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A Crazy Man takes on the System

June 5, 2015

don-t-keep-calm-go-crazyMark 3: 20-35


Imagine for a moment, the frenzy that surrounded Jesus ministry. He is a rock star. Mark tells us:


Then he went home, and the crowd came together again, so that they could not even eat


It’s so chaotic around Jesus that his family can’t get into his house… so they take up a stand outside the house and send messages to him inside.

Even Jesus’ own family and friends are trying to restrain Jesus. He seems to be crazy. Verse 21 says

And having heard, his people came to take him, for they were saying that he was insane.


They are worried about the stir that he is creating with his preaching and his ‘news’ about God and God’s reign, and his power to heal and to break and change normal social relations. They fear it takes a crazy person to say and do these things. So they want to stop him… for his own well-being of course.


If his friends think he’s insane, his enemies have a more sinister take on it. The scribes are calling him demonic. He’s in cahoots with Satan. He’s a big demon with the authority to cast out smaller demons.


In response Jesus tells a parable (or better a riddle). “How can Satan cast out Satan?”


Some say that this is simply a rhetorical question. Obviously the answer is NO. So Jesus can’t be satanic (end of story).


Others say that this is too simple a reading. Jesus has a much more interesting understanding of evil. Satan is the Accuser. The satanic world is based in ‘casting out’. That’s how unity is maintained. So Jesus is asking a serious question in this riddle, not merely a rhetorical question. It really is a riddle. This is how the satanic works: You find someone to accuse, to blame for things and cast them out. So Satan does cast out Satan? But Jesus point is not that it doesn’t happen. Jesus point is that it is unstable, it won’t last – you can’t built a future on it. He says ‘A house divided against itself will not stand’. If our unity is based on the people we blame and cast out it will collapse. Jesus doesn’t play Satan’s game cause he knows it won’t last.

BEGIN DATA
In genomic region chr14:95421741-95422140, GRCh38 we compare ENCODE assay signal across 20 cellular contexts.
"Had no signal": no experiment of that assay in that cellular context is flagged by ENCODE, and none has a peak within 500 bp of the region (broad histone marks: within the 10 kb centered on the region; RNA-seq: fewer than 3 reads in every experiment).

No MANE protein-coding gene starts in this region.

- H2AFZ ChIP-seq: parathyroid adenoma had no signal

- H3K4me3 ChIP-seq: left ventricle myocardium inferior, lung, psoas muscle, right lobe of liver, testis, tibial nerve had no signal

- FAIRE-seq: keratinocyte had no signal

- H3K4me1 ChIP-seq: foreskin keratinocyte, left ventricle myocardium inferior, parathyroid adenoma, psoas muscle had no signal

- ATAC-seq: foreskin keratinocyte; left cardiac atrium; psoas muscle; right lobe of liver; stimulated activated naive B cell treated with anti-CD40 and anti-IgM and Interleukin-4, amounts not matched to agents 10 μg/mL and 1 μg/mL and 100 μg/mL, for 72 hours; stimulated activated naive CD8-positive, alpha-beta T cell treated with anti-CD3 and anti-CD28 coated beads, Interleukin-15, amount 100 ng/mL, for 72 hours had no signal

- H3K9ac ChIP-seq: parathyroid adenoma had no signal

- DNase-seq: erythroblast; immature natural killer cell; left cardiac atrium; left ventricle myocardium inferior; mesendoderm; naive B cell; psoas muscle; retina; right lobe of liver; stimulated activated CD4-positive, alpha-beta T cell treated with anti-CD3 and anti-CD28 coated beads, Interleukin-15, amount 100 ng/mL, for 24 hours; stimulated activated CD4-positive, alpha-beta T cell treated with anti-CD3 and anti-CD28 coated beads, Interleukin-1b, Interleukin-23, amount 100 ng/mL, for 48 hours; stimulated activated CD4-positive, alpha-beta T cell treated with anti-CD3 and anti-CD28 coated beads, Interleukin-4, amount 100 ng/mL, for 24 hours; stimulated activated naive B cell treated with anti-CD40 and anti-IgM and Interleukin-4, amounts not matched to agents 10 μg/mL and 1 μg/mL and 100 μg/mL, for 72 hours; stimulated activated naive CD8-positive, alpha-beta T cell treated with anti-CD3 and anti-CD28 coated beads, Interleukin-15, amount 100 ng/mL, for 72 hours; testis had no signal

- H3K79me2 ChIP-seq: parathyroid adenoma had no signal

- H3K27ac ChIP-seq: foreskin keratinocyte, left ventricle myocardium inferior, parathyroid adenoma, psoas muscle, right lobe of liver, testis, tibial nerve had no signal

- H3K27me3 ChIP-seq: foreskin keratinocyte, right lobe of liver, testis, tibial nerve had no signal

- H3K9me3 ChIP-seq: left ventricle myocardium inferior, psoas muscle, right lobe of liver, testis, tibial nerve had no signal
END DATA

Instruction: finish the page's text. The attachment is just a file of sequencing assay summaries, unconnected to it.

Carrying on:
There’s a lovely irony in this context. The sadducees are trying to do precisely that… cast Jesus out. They accuse him of being a demon… they demonise him.


Jesus vision of the good news of the kingdom is the vision of a coming world where people love one another and even learn to love their enemies rather than cast them out… it’s a vision that includes the lepers and the crazy people that other people cast out. Jesus is trying to open up their imaginations and hopes to a new way of relating to God and one another. He comes with news of a new world coming. Luke records that Jesus at the beginning of his ministry telling his disciples “I was watching Satan falling like lightning” – a powerful image of the end of the world as he knew it.